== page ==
I just love traveling but can hardly be considered a much traveled person. If it sounds paradoxical, it is not. A full-time job which hardly allows for any vacation means that I have not travelled much, though I always look forward to going to new places, meeting new people, trying new food, and experiencing new customs.
However, a welcome opportunity came my way recently, when I decided to change jobs. So, I decided on a short break to the quiet and sleepy hill station, Kurseong. It is about 70 kms from the famous Hill station Darjeeling, famed amongst other things, for its tea. Kurseong is where you will find the Makaibari Tea Estate, which produces one of best aromatic Darjeeling tea, which also happens to be the most expensive tea in the world!
It is not really that popular with tourists, who prefer to go to Darjeeling or maybe Kalimpong. I wanted a break and not really a sight-seeing expedition. So, Kurseong made perfect sense. Moreover, I was going at the beginning of the rainy season, so there would be even fewer tourists. Perfect!
Now, to reach Kurseong from Kolkata, you need to first travel to Siliguri, by bus, train or flight. I decided on the overnight train ride by the Darjeeling Mail.
I don’t know if this happens to you, but I always have this feeling of anticipation mixed with dread, at the commencement of any journey about who my co-passengers will be. Dread, because if you meet someone whom you find boring, the journey, especially a long train journey, can seem longer. And, why anticipation? Because nothing gives me more pleasure than meeting interesting new people and learning about them, from them and generally having a good time! A good example would be a recent chat I had with a very knowledgeable social scientist, who is studying the different lakes in India, and the ecological impact of various human activities on them. But, more of that another day…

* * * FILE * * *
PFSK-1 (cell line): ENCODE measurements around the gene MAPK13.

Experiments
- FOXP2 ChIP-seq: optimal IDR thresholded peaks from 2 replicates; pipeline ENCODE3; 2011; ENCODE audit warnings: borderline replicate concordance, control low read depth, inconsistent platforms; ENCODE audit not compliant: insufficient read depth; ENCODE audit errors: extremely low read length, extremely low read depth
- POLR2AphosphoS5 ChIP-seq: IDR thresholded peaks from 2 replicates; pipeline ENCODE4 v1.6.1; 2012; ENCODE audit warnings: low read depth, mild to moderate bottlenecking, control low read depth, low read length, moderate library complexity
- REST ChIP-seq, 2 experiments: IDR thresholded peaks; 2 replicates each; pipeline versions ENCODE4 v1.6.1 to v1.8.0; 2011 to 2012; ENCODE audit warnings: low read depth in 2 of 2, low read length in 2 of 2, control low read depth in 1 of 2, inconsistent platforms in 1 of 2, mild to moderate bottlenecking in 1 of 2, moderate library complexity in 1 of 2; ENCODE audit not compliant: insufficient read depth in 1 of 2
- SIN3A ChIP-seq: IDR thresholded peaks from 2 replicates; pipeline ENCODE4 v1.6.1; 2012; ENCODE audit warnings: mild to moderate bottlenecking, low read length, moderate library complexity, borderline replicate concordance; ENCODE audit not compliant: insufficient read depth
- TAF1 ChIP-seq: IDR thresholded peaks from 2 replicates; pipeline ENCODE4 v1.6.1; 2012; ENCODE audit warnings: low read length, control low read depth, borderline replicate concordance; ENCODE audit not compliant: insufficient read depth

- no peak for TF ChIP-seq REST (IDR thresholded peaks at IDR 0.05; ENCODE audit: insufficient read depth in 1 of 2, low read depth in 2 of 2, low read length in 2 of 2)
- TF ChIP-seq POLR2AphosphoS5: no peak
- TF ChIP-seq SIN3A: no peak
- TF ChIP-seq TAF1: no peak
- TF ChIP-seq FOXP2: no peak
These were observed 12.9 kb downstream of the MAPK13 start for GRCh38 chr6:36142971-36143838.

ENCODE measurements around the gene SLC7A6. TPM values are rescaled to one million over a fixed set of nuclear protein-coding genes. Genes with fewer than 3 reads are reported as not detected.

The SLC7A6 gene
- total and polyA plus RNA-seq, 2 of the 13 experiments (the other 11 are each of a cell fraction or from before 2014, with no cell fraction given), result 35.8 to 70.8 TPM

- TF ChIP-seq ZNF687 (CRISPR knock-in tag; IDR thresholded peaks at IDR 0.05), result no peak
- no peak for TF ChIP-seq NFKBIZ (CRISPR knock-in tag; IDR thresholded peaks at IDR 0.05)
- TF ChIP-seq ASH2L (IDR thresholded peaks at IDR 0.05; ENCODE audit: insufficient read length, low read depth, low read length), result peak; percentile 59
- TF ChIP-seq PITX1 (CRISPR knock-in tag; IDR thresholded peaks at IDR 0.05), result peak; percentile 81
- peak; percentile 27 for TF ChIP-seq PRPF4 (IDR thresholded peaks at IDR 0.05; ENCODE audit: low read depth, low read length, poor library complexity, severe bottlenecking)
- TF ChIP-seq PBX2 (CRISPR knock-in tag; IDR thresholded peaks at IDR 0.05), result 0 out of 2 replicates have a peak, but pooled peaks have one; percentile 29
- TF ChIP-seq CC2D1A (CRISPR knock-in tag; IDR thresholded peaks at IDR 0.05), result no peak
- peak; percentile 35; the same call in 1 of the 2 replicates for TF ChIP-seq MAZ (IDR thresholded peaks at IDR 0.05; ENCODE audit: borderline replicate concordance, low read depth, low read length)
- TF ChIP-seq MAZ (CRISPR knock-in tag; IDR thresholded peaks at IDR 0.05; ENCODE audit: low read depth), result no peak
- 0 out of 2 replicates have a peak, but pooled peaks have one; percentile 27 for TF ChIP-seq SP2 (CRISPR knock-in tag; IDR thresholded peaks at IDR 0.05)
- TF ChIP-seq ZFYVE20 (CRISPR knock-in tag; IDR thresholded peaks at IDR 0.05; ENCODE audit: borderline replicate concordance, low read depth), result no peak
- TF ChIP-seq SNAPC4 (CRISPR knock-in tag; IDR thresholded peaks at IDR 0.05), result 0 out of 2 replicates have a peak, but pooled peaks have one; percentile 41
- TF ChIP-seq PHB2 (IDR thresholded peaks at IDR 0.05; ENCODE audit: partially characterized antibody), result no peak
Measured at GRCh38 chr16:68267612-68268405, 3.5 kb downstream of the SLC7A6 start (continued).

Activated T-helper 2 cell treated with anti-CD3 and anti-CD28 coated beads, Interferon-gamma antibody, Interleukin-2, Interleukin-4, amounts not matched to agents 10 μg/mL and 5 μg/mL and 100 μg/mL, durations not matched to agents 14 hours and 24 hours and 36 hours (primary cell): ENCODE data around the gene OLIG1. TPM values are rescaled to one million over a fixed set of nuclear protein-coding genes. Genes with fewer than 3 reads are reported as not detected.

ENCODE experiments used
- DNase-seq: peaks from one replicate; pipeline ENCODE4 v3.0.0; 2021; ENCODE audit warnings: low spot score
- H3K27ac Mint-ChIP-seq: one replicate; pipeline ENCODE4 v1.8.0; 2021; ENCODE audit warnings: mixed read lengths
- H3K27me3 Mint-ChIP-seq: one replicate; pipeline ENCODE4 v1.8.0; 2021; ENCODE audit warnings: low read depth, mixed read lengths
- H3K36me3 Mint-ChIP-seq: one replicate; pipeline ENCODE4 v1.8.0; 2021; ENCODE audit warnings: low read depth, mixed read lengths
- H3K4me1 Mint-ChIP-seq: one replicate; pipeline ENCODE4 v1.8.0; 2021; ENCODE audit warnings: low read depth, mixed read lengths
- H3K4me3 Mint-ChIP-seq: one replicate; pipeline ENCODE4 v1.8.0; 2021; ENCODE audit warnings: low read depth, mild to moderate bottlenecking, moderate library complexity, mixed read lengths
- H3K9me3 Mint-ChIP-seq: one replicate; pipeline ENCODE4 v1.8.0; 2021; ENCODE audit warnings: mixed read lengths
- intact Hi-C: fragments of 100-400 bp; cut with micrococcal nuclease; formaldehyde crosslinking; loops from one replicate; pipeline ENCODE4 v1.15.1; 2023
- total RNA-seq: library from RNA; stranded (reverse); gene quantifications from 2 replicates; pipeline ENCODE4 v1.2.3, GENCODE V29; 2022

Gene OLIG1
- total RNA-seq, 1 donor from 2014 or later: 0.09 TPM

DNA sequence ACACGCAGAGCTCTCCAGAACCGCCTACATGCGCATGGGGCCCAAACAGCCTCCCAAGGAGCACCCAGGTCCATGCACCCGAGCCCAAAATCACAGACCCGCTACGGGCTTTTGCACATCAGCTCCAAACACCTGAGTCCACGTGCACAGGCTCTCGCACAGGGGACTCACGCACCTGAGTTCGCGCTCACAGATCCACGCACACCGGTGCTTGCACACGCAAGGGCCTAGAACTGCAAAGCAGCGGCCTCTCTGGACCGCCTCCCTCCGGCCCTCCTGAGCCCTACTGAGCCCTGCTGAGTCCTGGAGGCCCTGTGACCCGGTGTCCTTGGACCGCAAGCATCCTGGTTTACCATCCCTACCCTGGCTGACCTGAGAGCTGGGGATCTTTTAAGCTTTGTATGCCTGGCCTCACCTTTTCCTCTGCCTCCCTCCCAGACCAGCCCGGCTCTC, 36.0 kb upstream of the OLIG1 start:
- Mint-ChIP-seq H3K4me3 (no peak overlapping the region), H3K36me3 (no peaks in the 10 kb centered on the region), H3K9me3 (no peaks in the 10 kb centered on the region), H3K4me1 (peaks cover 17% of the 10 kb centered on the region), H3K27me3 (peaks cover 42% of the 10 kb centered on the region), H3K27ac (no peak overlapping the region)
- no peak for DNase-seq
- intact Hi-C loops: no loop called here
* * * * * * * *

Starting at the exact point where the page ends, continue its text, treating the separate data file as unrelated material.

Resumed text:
I reached Sealdah station quite early and on boarding the train, for quite a long time the compartment was empty. But, about ten minute before departure time, suddenly all the berths were filled up. I sighed heavily, on finding a couple travelling with their two kids, who it seemed, would not be much interesting conversation partners. My disappointment turned to despair, when two more men boarded, who immediately starting making arrangements to have alcohol, which they had smuggled into the train. Family with two boisterous kids and two potential alcoholics! Great start to the trip!
Anyways, the train commenced its journey, and all settled down. The family of four settled down to have their dinner( and no, the kids were not really boisterous…yet), the two men stepped out of the compartment to settle the bottle of whisky( I guess) and Know-All settled down into a sulk, trying to read a Time magazine.
After maybe an hour, I got restless, and decided to step out of the A.C. compartment and stand by the train’s door to get some fresh air. I found the two men sipping their drink from small bottles. We exchanged hellos. I was keen on maintaining a snobbish distance. But, turns out the men were quite nice and friendly, who happen to have a strong craving for alcohol. Both were professionals who worked in Northern Bengal, and they were on their way to their work towns. They asked me, where I was headed.
Kurseong, I said.
Why to Kurseong? Do you have work there?
No, I am going as a tourist.
But, why Kurseong? There’s nothing to see in Kurseong!
I have been there once before last year, and I love the peace and calm of the place. And, I enjoy long walks down empty roads. Kurseong is perfect for that.
Let’s just say, the men were not convinced by my arguments, and they gave me a list of other places which I ought to visit, which were much more beautiful, according to them. But, the important thing is, I had to change my opinion about them. They were basically nice people.
Next morning, as is usual with me, I woke up really early. Since every other soul was fast asleep, I decided to take out my camera and take some shots of the countryside from the train. This happened for couple of hours, by which time, the travelers had also woken up. The kids were lively, talkative and giving a tough time to their parents. In short, just like any other normal kid. The family was traveling back, after having spent their vacation with their grandparents. The remaining trip passed seeing their antics. In spite of my initial misgivings, I found that all my co-passengers were normal, nice people. The ride was not that bad, after all.
Soon, the train entered New Jalpaiguri Station, and it was time to say hurried goodbyes and be on our way.
It was time for the last leg of the journey.